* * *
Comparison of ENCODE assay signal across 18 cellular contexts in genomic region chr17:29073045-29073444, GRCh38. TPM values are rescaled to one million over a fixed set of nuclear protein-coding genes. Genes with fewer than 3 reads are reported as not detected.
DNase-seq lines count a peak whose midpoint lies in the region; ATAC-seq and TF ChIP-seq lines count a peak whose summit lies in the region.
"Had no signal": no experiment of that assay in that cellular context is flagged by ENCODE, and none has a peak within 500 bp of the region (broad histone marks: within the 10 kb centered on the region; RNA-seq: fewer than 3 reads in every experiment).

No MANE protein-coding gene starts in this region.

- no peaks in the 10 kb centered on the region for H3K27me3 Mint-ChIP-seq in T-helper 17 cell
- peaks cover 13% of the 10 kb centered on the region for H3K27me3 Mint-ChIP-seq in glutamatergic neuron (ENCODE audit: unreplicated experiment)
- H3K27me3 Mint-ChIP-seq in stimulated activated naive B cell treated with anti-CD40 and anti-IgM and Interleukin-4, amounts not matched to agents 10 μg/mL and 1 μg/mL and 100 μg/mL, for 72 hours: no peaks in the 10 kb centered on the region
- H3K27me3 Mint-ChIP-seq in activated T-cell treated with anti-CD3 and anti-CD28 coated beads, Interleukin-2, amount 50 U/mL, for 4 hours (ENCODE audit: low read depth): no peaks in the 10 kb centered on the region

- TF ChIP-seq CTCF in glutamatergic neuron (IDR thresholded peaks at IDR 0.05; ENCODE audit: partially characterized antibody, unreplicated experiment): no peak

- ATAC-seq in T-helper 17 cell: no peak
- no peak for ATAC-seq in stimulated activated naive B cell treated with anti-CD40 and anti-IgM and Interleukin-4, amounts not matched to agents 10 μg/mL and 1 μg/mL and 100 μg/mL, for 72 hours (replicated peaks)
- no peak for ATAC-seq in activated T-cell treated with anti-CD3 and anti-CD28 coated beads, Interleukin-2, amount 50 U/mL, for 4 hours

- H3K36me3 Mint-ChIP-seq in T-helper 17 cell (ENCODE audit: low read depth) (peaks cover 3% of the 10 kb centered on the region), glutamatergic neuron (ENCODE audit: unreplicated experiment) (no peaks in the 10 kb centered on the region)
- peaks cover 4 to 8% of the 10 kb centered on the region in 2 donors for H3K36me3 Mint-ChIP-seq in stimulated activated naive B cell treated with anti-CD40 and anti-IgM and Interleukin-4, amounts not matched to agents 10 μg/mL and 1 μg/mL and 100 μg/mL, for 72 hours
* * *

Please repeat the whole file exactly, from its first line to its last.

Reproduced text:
Comparison of ENCODE assay signal across 18 cellular contexts in genomic region chr17:29073045-29073444, GRCh38. TPM values are rescaled to one million over a fixed set of nuclear protein-coding genes. Genes with fewer than 3 reads are reported as not detected.
DNase-seq lines count a peak whose midpoint lies in the region; ATAC-seq and TF ChIP-seq lines count a peak whose summit lies in the region.
"Had no signal": no experiment of that assay in that cellular context is flagged by ENCODE, and none has a peak within 500 bp of the region (broad histone marks: within the 10 kb centered on the region; RNA-seq: fewer than 3 reads in every experiment).

No MANE protein-coding gene starts in this region.

- no peaks in the 10 kb centered on the region for H3K27me3 Mint-ChIP-seq in T-helper 17 cell
- peaks cover 13% of the 10 kb centered on the region for H3K27me3 Mint-ChIP-seq in glutamatergic neuron (ENCODE audit: unreplicated experiment)
- H3K27me3 Mint-ChIP-seq in stimulated activated naive B cell treated with anti-CD40 and anti-IgM and Interleukin-4, amounts not matched to agents 10 μg/mL and 1 μg/mL and 100 μg/mL, for 72 hours: no peaks in the 10 kb centered on the region
- H3K27me3 Mint-ChIP-seq in activated T-cell treated with anti-CD3 and anti-CD28 coated beads, Interleukin-2, amount 50 U/mL, for 4 hours (ENCODE audit: low read depth): no peaks in the 10 kb centered on the region

- TF ChIP-seq CTCF in glutamatergic neuron (IDR thresholded peaks at IDR 0.05; ENCODE audit: partially characterized antibody, unreplicated experiment): no peak

- ATAC-seq in T-helper 17 cell: no peak
- no peak for ATAC-seq in stimulated activated naive B cell treated with anti-CD40 and anti-IgM and Interleukin-4, amounts not matched to agents 10 μg/mL and 1 μg/mL and 100 μg/mL, for 72 hours (replicated peaks)
- no peak for ATAC-seq in activated T-cell treated with anti-CD3 and anti-CD28 coated beads, Interleukin-2, amount 50 U/mL, for 4 hours

- H3K36me3 Mint-ChIP-seq in T-helper 17 cell (ENCODE audit: low read depth) (peaks cover 3% of the 10 kb centered on the region), glutamatergic neuron (ENCODE audit: unreplicated experiment) (no peaks in the 10 kb centered on the region)
- peaks cover 4 to 8% of the 10 kb centered on the region in 2 donors for H3K36me3 Mint-ChIP-seq in stimulated activated naive B cell treated with anti-CD40 and anti-IgM and Interleukin-4, amounts not matched to agents 10 μg/mL and 1 μg/mL and 100 μg/mL, for 72 hours